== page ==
I have been lucky enough to be a freelance games and tech reviewer for over 7 years now and I feel I’ve pretty much worked out what I like and don’t like when it comes to these subjects. Gaming wise, I tend to get seen as an Indie and Retro advocate, but that is not entirely accurate…
For you see – I’m an originality advocate. It’s not that I’m not a big fan of AAA developers/games –far from it, it’s just that in my experience “NuRetro” and Indie games tend to be the places where you find people taking more risks and trying out new ideas. Given the general cost of production these days, there are obvious business and profitability reasons for sticking with “old faithful” IP’s and game types but to me, this can cause a feeling of oversaturation of same-old, same-old games with not much to distinguish between them.
So as I sit here thinking of a way to start writing this WARFACE review, I realise the difficulty of the task ahead of me – for you see it is very hard to write a fully balanced review for this thing, as is my usual style, without regressing onto an almost “Harvey Dent” style “coin toss” way of thinking…
On the one hand: my initial reaction upon starting the game was “oh look – it’s another Generic FPS game”… Set a couple of years in the Future – CHECK, Mainly Middle Eastern area style maps – CHECK, usual “plot” about two opposing groups fighting over oil and energy reserves – ZZZzzzzzz
But on the other hand: It’s by the amazing Crytek (Far Cry and Crysis were great), runs on CryEngine3 (so it looks quite nice – not that this is ever a deciding factor with this reviewer), and most importantly it’s (advertised as) FREE! – but more on that later…
On initial boot up, Warface strikes you as a straight mash up of Battlefield 3 and the Call of Duty franchise, with the on-the-fly weapon upgrades of Crytek’s other shooters. A quick press of the D-Pad raises your weapon to your eyes, allowing you to attach various things to your weapon such as Silencers, Scopes, etc with a press of one of the face buttons.
Gameplay wise you start out only having access to two of the four available class types – Assault and Sniper – no prizes for guessing the types of guns involved in these classes. The former allows you to replenish both your own and your team mates ammo and the latter… is a Sniper.
After a bit of COD style grinding, building up kills and completing tasks, you unlock the other two classes – Engineer (who carry SMGs and can fix teammates body armour), and (my personal favourite seeing as I prefer to run round like an apeth not shooting straight) Medic – which carries a ridiculously high powered (assuming you’re close enough to your target) Shotgun and also allows you to heal your own and your teammates damaged health.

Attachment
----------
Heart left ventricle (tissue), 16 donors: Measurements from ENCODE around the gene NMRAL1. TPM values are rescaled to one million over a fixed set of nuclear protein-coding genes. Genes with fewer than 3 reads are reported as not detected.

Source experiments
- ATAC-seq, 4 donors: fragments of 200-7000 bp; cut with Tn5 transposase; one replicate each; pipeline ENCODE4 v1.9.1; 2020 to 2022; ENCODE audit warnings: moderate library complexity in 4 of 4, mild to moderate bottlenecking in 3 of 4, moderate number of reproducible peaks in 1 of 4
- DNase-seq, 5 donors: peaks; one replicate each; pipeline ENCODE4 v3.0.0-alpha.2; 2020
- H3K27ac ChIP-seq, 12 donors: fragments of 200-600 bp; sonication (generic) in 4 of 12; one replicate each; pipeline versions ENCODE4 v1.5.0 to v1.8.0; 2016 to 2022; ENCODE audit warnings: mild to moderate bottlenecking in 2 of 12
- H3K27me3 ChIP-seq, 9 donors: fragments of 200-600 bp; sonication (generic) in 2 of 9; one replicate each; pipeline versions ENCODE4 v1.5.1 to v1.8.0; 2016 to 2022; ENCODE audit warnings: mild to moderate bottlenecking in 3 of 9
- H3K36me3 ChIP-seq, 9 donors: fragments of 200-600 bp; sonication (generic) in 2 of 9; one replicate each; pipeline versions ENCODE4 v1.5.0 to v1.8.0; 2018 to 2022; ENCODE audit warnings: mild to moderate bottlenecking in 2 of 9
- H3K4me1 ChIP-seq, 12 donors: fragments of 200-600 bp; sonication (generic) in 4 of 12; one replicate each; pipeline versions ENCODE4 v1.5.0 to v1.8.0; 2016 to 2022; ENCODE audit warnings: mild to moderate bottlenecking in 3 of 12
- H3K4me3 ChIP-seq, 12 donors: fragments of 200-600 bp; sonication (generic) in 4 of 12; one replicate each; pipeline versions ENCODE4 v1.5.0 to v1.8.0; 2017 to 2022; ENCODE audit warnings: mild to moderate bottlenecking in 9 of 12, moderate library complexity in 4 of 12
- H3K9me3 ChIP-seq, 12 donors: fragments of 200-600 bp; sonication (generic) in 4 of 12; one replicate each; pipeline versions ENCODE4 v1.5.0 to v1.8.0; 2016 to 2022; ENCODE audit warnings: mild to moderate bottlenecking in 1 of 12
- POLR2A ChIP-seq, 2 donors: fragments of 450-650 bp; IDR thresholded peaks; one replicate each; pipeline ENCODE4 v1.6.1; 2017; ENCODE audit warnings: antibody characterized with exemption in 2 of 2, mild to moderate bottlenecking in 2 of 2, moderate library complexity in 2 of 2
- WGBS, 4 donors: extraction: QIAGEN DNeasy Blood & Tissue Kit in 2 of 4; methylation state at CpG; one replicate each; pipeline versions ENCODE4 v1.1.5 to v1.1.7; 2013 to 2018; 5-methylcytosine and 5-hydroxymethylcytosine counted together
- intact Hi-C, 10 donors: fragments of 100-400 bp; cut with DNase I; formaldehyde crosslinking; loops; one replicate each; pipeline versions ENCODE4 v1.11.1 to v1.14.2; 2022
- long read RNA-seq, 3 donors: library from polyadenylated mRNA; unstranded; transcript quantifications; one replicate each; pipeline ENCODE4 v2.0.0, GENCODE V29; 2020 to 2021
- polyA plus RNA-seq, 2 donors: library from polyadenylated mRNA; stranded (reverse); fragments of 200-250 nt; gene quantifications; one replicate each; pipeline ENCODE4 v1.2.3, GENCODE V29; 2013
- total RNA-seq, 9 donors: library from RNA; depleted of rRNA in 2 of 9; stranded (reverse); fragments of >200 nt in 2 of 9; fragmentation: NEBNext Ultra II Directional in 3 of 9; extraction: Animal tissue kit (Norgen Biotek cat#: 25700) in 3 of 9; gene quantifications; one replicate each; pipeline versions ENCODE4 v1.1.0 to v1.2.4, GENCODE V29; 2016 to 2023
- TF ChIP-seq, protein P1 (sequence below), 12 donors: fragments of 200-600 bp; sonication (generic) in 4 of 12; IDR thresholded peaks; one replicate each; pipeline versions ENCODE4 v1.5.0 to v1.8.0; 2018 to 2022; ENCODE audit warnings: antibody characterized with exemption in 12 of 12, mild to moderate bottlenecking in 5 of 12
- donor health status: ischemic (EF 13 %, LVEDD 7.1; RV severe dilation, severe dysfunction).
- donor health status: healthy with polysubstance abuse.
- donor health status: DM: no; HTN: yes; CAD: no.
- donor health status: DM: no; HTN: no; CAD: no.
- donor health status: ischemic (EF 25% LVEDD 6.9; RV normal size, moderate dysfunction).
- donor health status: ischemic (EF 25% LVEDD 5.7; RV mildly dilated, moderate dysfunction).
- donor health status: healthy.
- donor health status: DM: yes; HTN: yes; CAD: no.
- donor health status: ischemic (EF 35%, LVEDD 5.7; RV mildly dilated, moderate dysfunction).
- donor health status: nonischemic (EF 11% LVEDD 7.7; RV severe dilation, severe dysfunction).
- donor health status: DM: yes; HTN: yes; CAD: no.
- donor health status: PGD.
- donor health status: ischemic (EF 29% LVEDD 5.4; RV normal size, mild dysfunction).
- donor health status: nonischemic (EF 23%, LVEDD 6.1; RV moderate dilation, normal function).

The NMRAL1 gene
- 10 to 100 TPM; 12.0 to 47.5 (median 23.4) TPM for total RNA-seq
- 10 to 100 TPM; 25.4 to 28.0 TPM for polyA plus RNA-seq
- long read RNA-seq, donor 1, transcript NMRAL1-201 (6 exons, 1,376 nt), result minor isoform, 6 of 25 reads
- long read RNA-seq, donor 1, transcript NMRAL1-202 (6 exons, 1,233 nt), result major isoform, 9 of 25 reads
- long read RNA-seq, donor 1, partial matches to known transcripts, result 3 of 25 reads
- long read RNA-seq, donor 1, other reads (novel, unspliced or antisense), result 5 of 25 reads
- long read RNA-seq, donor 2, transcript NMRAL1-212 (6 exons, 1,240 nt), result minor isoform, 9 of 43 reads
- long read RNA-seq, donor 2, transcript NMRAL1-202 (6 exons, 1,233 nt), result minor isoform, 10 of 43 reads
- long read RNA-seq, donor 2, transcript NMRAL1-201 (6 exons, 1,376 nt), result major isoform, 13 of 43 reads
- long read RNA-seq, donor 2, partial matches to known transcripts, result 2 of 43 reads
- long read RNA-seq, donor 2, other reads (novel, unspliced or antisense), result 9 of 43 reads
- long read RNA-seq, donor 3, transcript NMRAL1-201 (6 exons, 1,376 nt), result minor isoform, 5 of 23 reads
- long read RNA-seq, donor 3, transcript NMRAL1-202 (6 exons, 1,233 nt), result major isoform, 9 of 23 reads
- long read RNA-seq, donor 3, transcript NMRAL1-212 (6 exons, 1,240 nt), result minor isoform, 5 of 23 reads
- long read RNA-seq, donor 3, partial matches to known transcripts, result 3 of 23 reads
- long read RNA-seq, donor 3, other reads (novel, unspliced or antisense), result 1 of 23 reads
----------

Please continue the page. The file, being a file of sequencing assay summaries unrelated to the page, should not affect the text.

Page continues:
So far, so generic but on the flipside the developers have at least tried to bring in a good teamwork mechanic. As with Battlefield, if you get organised and work together as a team, you can theoretically annihilate an opposition of Run N Gun opponents with a combination of the above mentioned perks found in each class type and use of the assisted climb mechanic found in the game – simply stand under an unreachable ledge, hold X, let a team mate walk up to you, and you’ll boost them up to the ledge at which point they will automatically pull you up too – this adds an (albeit slightly thinly spread) layer of tactical positioning to the objective based game types.
Add in a Co-Op mode where you and a small group of friends (or randoms) make your way through what amounts to wide corridor-like levels, shooting hordes of AI opponents, relying on your teams medic to revive you if you are downed, or have the embarrassment of having to spectate until your team reaches the next checkpoint, and there is quite a lot to like about Warface… just not enough to truly LOVE it.
“But it’s a FREE game that plays like a AAA shooter, moobit!” I hear you cry? Well – yes and no. Like many “free to play” games on the Xbox 360 you’ll need a Gold subscription to play the game – not a massive deal as most gamers do have this, but technically you are paying extra to play. Add in the usual micro transaction style features found in all these games which always cause a bit of controversy (this game isn’t strictly “pay to succeed”, more “pay to not have to grind for as long”), and it does make me think twice about the game in the long run.
On the opposite side of the same coin, if I was reviewing the PC version of Warface, I would find it easier:
GENERIC FANBOY: “It’s Awesome”
“Because it’s a free to play FPS game!”
“But it’s so generic feeling”
“You name me one other free game of this kind of quality!?!”
“Oh… yeah – let’s go play that!”
But does that mean we should all give the Xbox 360 version a free pass for it’s faults because it’s “free”? And does that mean we’ll still be playing it in months to come over a traditional AAA generic FPS title??
Flip a coin…
Take a peak at this video below, to watch my full video review of Warface: